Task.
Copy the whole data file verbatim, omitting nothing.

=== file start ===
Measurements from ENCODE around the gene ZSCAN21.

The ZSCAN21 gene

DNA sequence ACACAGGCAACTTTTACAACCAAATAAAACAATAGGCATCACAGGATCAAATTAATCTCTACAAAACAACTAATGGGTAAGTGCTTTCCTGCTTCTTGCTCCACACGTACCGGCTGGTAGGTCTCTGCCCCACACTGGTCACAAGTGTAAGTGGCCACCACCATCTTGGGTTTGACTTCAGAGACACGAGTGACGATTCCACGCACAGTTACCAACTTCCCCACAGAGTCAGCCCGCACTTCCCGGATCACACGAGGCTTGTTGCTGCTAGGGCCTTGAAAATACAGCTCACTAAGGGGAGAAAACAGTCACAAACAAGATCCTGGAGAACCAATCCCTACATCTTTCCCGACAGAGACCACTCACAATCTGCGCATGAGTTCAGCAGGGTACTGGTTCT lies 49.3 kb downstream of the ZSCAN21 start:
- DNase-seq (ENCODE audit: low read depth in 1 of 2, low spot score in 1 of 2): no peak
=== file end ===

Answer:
Measurements from ENCODE around the gene ZSCAN21.

The ZSCAN21 gene

DNA sequence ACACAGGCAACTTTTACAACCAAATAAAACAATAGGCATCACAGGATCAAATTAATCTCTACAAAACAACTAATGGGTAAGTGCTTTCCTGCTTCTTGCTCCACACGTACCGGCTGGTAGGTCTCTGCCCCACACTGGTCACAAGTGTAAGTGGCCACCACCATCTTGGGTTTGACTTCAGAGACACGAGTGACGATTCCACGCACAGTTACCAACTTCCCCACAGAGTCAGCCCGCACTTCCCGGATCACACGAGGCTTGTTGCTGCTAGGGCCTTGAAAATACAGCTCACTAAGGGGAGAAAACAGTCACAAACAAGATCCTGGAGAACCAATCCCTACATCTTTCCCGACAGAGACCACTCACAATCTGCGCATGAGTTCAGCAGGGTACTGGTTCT lies 49.3 kb downstream of the ZSCAN21 start:
- DNase-seq (ENCODE audit: low read depth in 1 of 2, low spot score in 1 of 2): no peak